This can also be shown by her kill count.  This is a sort of unfair metric since no noteworthy deaths resulted before Volume 3 but thus far the only villains who have died, or even been grievously injured, have done so while fighting Ruby.  I mean technically she didn’t cut them down herself but her efforts paved the way for their deaths, if not for her presence they almost certainly would not have died.  And the fact she was fighting 1v2 against characters who had handily defeated other major characters, Neapolitan especially as she beat Yang so easily in Volume 2, shows that at the very least Ruby is dangerous enough to be one of the biggest thorns in the villains’ sides of the people in her age group.  And she did totally fuck up Cinder, the main villain of the first 3 Volumes, and cut off Tyrian’s stinger.  Likewise she displays excellent tactics during the Initial Beacon exam where her plan allows her future team to kill the strongest Grim in testing grounds.

All that said perhaps perfect is overselling it a little.  Ruby is still in many ways a child, and childishness still tinges her character and actions, albeit to a far lesser degree following the events of Volume 3.  Ruby also has plenty of struggles being a team leader and in retrospect it would not surprise me if Ozpin, the aforementioned Beacon headmaster, assigned her to that role specifically to have her overcome this weakness.  Her strategic ability would probably be enough to earn her the spot but Ozpin is very insightful and the leadership role would force Ruby to confront one of her biggest weaknesses – personal communication.

Ruby is kind of a dork.  When she’s not hunting down villains or cutting down monsters there honestly very little for her to do.  She can be socially awkward to a painful degree and while she is friendly with all 8 of the main characters she doesn’t really connect with anyone else besides Penny, a weirdo herself, because Penny is actually an incredibly advanced robot trying to be a person.  This isn’t to say Ruby can’t talk to anyone or that she doesn’t improve this facet of her character throughout the show, but in the beginning this one of her biggest shortcomings.  And even later on after she opens up she’s notably uncomfortable in larger social settings.  To this very day my favorite line of dialogue in RWBY came from Volume 1 when Ruby explains to Yang that the reason she’s so excited about other people’s weapons is because “seeing new weapons is like meeting new people, only better.”  Which should give you an idea how much she struggles on the social front, though it’s not for lack of trying.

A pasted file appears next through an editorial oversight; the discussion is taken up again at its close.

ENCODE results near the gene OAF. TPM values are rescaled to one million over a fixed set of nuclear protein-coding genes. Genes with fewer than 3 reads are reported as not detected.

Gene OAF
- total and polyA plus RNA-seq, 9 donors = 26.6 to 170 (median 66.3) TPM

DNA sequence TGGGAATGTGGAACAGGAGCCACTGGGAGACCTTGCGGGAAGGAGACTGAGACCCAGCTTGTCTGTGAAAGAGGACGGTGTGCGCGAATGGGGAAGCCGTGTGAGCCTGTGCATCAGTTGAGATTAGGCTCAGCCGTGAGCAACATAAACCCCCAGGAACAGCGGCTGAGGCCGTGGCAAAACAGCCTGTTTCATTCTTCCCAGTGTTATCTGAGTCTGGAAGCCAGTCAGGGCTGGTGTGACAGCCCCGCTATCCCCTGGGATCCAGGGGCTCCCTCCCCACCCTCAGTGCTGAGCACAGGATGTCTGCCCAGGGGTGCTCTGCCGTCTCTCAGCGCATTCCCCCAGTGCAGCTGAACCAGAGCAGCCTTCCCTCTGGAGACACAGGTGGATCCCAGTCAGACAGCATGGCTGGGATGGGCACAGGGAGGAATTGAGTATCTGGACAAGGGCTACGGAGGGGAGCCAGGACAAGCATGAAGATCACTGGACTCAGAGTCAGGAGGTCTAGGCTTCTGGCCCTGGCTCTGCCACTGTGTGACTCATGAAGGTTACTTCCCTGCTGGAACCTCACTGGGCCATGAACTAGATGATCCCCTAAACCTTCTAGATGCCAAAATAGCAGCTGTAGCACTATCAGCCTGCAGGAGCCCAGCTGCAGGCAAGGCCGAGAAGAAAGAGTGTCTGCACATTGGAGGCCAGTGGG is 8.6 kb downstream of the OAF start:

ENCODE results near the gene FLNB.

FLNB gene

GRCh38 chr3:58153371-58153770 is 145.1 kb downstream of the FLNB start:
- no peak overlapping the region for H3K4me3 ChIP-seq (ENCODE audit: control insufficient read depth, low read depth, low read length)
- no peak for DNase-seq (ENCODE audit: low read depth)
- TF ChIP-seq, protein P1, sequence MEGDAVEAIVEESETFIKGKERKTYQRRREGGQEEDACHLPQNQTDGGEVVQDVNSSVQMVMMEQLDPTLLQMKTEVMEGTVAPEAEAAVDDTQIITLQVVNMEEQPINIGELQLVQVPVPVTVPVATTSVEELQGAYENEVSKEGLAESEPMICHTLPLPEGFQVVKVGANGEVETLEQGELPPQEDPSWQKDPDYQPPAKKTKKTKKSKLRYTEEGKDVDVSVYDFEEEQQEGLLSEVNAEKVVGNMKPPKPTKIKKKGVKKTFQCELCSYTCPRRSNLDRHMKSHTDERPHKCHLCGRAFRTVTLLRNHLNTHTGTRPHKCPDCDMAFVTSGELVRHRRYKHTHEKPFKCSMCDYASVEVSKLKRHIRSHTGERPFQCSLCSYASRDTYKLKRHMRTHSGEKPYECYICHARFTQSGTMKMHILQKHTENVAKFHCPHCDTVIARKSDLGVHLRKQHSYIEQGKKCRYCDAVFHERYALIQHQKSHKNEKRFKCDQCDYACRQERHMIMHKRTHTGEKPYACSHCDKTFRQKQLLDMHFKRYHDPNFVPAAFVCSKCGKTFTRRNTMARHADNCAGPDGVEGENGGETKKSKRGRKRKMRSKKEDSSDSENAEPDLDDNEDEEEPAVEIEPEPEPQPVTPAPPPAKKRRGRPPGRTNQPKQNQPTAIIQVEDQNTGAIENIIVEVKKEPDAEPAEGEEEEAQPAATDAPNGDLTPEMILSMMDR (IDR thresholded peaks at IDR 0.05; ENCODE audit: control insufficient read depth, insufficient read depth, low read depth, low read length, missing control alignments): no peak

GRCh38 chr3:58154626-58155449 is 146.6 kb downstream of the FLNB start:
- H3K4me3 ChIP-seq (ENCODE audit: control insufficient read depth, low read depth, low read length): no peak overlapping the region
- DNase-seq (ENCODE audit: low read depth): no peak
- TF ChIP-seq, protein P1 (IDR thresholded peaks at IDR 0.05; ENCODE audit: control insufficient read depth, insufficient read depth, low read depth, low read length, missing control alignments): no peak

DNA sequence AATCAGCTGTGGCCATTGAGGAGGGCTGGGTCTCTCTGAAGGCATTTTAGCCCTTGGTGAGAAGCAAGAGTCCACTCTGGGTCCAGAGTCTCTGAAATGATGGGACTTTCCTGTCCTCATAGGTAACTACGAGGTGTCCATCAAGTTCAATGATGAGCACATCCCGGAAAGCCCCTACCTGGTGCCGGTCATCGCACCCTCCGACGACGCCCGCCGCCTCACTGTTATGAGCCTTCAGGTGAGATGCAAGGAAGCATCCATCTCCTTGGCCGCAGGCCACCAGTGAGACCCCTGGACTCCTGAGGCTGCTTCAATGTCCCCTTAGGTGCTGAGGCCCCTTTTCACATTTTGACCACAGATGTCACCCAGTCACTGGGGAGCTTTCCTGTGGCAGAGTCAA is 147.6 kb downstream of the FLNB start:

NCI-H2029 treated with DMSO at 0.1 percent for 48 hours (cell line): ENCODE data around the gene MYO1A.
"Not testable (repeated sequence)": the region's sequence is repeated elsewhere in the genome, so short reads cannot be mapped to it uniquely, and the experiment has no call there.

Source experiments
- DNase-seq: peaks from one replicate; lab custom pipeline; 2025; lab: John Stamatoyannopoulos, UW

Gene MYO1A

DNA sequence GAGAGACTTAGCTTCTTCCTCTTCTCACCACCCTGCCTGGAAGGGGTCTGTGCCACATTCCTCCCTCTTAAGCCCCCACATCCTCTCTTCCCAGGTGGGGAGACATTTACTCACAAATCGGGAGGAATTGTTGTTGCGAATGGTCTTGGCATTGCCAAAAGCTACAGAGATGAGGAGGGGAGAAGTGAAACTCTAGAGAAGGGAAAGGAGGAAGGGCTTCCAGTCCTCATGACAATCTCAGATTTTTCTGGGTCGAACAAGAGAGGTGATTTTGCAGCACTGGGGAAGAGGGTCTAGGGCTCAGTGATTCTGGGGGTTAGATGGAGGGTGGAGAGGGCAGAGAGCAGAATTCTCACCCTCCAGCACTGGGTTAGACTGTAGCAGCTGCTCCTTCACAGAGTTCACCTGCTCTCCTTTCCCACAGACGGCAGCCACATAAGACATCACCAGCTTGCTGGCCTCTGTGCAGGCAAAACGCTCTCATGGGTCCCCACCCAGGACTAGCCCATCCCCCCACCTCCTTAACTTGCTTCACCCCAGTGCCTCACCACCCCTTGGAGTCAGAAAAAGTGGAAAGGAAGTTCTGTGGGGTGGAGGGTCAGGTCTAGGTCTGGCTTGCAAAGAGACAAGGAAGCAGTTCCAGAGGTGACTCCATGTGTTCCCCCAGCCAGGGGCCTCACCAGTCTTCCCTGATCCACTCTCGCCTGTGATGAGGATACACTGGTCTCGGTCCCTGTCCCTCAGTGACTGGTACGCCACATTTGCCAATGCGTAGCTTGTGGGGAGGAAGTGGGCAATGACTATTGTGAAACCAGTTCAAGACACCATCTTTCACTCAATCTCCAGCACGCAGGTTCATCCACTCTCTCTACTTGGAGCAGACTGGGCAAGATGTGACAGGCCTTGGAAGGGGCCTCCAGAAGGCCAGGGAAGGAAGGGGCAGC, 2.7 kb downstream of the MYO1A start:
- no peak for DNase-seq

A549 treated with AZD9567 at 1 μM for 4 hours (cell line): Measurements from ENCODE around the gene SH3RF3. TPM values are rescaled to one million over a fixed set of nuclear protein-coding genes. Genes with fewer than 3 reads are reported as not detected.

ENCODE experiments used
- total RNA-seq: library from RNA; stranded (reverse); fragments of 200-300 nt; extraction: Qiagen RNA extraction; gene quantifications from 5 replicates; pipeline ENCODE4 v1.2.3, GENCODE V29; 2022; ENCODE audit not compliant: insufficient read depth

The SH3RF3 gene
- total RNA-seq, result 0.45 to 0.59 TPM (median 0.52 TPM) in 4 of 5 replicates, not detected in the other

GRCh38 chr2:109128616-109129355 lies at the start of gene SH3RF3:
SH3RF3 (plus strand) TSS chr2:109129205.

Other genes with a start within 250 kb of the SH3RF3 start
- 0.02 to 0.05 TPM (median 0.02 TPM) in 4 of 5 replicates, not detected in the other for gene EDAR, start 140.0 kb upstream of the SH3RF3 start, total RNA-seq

This flaw in her character is necessary though and to me it really helps cement the idea that Ruby is the Huntress equivalent of autistic savant – deficient in many aspects of her life but incredibly good at one thing she’s interested in.  This is also suggested in Volume 1 because of her weapon, a scythe-sniper rile hybrid.  It’s certainly one of the most unusual weapons even by RWBY’s very liberal and open standards of what can be a valid weapon and only one other character we know of is skilled with a scythe.  And she built it herself, which is yet another indicator of her interests.  The weapon aside her clear and consistently demonstrated talent in combat and investigation/tracking make her a great candidate for a Huntress.  Personally I feel like given a few decades Ruby would be very much like her uncle Qrow, minus the alcohol – a lone wolf type perfectly capable of taking down all but the most dangerous foes by herself.  For now though, as good as she is, she does need the team, for personal growth, safety and as the situation turns more dire after the events of Volmune 3, moral support.

Then we reach a new facet of Ruby, one introduced mere seconds after the greatest tragedy of the entire show, Ruby’s eyes have special powers of their own and they are extremely dangerous to Grimm and Maidens alike.  Qrow’s only hints about her powers are that in folk lore silver-eyed Hunters and Huntresses were always considered especially dangerous and that this belief had to come from somewhere, i.e. Ruby’s new power.  Salem, presumably the true arch-villain of the series seems to know more about them but as yet her comments on the matter are cryptic.  I think of this as more of a “chosen one” or “main character” factor than what I described above though.  Does this make her even more suited to be a Huntress?  Yes.  But it’s not something she actively pursued or otherwise gained, it was just a special power given to her.  It has very little to do with who she is and what she wants to be in-universe and everything to do with who she is in the context of RWBY being a story, and presumably her mother as neither Yang, her father nor Qrow has silver eyes.  This is reinforced by the fact she has no control over it and doesn’t even appear to realize she has this power at all nor any desire to use it.

I think what really makes Ruby work is that despite it all she’s a kid and to many a relatable one.  If not for the fact she goes around killing monsters and dueling villains she would just be an adorkable teen.  She has almost all the trappings, and more importantly the shortcomings, of a nerd – even if her preferred hobby is both deadly and an occupation.  This goes a long to grounding the series with all of it’s fantasy and scifi elements, which are many.  It also makes her someone we can easily sympathize with and whose story we can get invested in.  Of course I also think that she’s such a perfect fit for what she wants to be, at the expense of other facets of her personality is a very nice touch and part of what makes her especially interesting.  That’s it really.  I just wanted another excuse to gush about RWBY and Ruby.  Hope you enjoyed it.